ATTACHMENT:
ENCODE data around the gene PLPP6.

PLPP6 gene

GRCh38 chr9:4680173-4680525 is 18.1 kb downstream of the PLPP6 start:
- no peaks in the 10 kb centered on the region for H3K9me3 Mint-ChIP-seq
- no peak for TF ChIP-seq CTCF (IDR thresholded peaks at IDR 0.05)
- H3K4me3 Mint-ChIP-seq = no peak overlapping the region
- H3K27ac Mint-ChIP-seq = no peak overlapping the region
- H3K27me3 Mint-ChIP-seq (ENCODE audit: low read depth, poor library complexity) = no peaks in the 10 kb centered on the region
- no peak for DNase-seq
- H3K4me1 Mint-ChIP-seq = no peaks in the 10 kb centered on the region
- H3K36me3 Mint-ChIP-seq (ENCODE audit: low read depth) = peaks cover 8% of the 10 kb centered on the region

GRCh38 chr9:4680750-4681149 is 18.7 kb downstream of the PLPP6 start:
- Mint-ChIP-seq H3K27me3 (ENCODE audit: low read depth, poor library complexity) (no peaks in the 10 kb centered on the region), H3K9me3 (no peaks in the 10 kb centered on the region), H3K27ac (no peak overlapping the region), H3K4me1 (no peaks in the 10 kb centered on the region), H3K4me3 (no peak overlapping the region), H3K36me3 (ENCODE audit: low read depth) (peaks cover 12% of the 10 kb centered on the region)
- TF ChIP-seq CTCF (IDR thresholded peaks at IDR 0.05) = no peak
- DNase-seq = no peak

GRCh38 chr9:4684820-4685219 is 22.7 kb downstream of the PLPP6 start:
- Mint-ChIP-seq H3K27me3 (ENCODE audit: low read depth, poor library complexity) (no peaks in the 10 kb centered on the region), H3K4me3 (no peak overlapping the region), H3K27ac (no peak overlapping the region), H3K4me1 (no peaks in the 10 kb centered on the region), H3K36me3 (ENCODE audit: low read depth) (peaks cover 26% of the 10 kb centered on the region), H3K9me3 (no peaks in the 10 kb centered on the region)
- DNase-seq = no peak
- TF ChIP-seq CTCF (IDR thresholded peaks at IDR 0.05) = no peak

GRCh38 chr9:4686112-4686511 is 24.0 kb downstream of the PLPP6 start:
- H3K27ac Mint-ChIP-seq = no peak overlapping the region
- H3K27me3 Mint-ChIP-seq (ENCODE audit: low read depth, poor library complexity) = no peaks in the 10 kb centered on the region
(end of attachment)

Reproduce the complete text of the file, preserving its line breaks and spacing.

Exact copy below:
ENCODE data around the gene PLPP6.

PLPP6 gene

GRCh38 chr9:4680173-4680525 is 18.1 kb downstream of the PLPP6 start:
- no peaks in the 10 kb centered on the region for H3K9me3 Mint-ChIP-seq
- no peak for TF ChIP-seq CTCF (IDR thresholded peaks at IDR 0.05)
- H3K4me3 Mint-ChIP-seq = no peak overlapping the region
- H3K27ac Mint-ChIP-seq = no peak overlapping the region
- H3K27me3 Mint-ChIP-seq (ENCODE audit: low read depth, poor library complexity) = no peaks in the 10 kb centered on the region
- no peak for DNase-seq
- H3K4me1 Mint-ChIP-seq = no peaks in the 10 kb centered on the region
- H3K36me3 Mint-ChIP-seq (ENCODE audit: low read depth) = peaks cover 8% of the 10 kb centered on the region

GRCh38 chr9:4680750-4681149 is 18.7 kb downstream of the PLPP6 start:
- Mint-ChIP-seq H3K27me3 (ENCODE audit: low read depth, poor library complexity) (no peaks in the 10 kb centered on the region), H3K9me3 (no peaks in the 10 kb centered on the region), H3K27ac (no peak overlapping the region), H3K4me1 (no peaks in the 10 kb centered on the region), H3K4me3 (no peak overlapping the region), H3K36me3 (ENCODE audit: low read depth) (peaks cover 12% of the 10 kb centered on the region)
- TF ChIP-seq CTCF (IDR thresholded peaks at IDR 0.05) = no peak
- DNase-seq = no peak

GRCh38 chr9:4684820-4685219 is 22.7 kb downstream of the PLPP6 start:
- Mint-ChIP-seq H3K27me3 (ENCODE audit: low read depth, poor library complexity) (no peaks in the 10 kb centered on the region), H3K4me3 (no peak overlapping the region), H3K27ac (no peak overlapping the region), H3K4me1 (no peaks in the 10 kb centered on the region), H3K36me3 (ENCODE audit: low read depth) (peaks cover 26% of the 10 kb centered on the region), H3K9me3 (no peaks in the 10 kb centered on the region)
- DNase-seq = no peak
- TF ChIP-seq CTCF (IDR thresholded peaks at IDR 0.05) = no peak

GRCh38 chr9:4686112-4686511 is 24.0 kb downstream of the PLPP6 start:
- H3K27ac Mint-ChIP-seq = no peak overlapping the region
- H3K27me3 Mint-ChIP-seq (ENCODE audit: low read depth, poor library complexity) = no peaks in the 10 kb centered on the region